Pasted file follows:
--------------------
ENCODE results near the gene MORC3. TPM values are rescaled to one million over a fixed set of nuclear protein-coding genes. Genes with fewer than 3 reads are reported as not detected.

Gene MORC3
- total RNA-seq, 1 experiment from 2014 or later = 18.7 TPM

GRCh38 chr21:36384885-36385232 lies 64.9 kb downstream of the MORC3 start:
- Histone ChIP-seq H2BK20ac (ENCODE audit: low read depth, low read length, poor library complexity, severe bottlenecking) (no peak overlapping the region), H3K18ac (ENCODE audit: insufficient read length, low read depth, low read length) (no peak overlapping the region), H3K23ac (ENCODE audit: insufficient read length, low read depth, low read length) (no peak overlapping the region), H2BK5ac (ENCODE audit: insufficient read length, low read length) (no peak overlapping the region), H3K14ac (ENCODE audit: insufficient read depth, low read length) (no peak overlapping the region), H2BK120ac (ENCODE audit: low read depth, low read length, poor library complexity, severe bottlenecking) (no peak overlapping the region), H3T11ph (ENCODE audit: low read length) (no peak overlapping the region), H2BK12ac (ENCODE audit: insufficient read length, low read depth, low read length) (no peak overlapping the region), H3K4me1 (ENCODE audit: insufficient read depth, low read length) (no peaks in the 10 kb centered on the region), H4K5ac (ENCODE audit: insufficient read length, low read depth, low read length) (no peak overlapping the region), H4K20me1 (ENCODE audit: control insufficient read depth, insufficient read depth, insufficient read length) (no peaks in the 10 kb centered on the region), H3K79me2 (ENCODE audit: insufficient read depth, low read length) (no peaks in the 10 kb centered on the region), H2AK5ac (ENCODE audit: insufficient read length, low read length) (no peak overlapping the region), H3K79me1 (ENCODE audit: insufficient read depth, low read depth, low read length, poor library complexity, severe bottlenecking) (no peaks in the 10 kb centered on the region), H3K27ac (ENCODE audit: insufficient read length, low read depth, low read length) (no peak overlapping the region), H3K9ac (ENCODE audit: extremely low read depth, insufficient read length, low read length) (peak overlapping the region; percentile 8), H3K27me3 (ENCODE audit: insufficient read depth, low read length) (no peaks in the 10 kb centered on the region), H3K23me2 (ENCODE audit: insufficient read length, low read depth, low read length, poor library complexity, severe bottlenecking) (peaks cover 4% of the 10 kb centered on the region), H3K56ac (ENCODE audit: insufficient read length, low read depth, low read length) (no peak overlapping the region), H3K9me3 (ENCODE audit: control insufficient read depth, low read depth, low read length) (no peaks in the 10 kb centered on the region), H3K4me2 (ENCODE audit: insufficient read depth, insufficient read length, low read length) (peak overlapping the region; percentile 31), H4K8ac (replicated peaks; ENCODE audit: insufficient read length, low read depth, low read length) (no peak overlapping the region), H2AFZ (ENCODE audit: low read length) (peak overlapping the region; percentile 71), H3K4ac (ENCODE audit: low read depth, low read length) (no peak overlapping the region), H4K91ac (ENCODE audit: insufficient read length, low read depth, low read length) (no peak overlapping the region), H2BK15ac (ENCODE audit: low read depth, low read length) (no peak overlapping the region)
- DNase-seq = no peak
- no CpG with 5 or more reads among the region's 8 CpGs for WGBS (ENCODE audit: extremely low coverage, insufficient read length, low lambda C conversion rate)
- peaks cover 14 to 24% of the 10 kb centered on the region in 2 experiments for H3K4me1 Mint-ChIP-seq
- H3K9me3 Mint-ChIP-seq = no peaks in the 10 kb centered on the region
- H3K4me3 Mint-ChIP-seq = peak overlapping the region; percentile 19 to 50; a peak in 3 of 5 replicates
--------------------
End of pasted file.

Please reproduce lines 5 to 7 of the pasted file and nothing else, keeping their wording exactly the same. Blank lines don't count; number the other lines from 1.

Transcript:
- Histone ChIP-seq H2BK20ac (ENCODE audit: low read depth, low read length, poor library complexity, severe bottlenecking) (no peak overlapping the region), H3K18ac (ENCODE audit: insufficient read length, low read depth, low read length) (no peak overlapping the region), H3K23ac (ENCODE audit: insufficient read length, low read depth, low read length) (no peak overlapping the region), H2BK5ac (ENCODE audit: insufficient read length, low read length) (no peak overlapping the region), H3K14ac (ENCODE audit: insufficient read depth, low read length) (no peak overlapping the region), H2BK120ac (ENCODE audit: low read depth, low read length, poor library complexity, severe bottlenecking) (no peak overlapping the region), H3T11ph (ENCODE audit: low read length) (no peak overlapping the region), H2BK12ac (ENCODE audit: insufficient read length, low read depth, low read length) (no peak overlapping the region), H3K4me1 (ENCODE audit: insufficient read depth, low read length) (no peaks in the 10 kb centered on the region), H4K5ac (ENCODE audit: insufficient read length, low read depth, low read length) (no peak overlapping the region), H4K20me1 (ENCODE audit: control insufficient read depth, insufficient read depth, insufficient read length) (no peaks in the 10 kb centered on the region), H3K79me2 (ENCODE audit: insufficient read depth, low read length) (no peaks in the 10 kb centered on the region), H2AK5ac (ENCODE audit: insufficient read length, low read length) (no peak overlapping the region), H3K79me1 (ENCODE audit: insufficient read depth, low read depth, low read length, poor library complexity, severe bottlenecking) (no peaks in the 10 kb centered on the region), H3K27ac (ENCODE audit: insufficient read length, low read depth, low read length) (no peak overlapping the region), H3K9ac (ENCODE audit: extremely low read depth, insufficient read length, low read length) (peak overlapping the region; percentile 8), H3K27me3 (ENCODE audit: insufficient read depth, low read length) (no peaks in the 10 kb centered on the region), H3K23me2 (ENCODE audit: insufficient read length, low read depth, low read length, poor library complexity, severe bottlenecking) (peaks cover 4% of the 10 kb centered on the region), H3K56ac (ENCODE audit: insufficient read length, low read depth, low read length) (no peak overlapping the region), H3K9me3 (ENCODE audit: control insufficient read depth, low read depth, low read length) (no peaks in the 10 kb centered on the region), H3K4me2 (ENCODE audit: insufficient read depth, insufficient read length, low read length) (peak overlapping the region; percentile 31), H4K8ac (replicated peaks; ENCODE audit: insufficient read length, low read depth, low read length) (no peak overlapping the region), H2AFZ (ENCODE audit: low read length) (peak overlapping the region; percentile 71), H3K4ac (ENCODE audit: low read depth, low read length) (no peak overlapping the region), H4K91ac (ENCODE audit: insufficient read length, low read depth, low read length) (no peak overlapping the region), H2BK15ac (ENCODE audit: low read depth, low read length) (no peak overlapping the region)
- DNase-seq = no peak
- no CpG with 5 or more reads among the region's 8 CpGs for WGBS (ENCODE audit: extremely low coverage, insufficient read length, low lambda C conversion rate)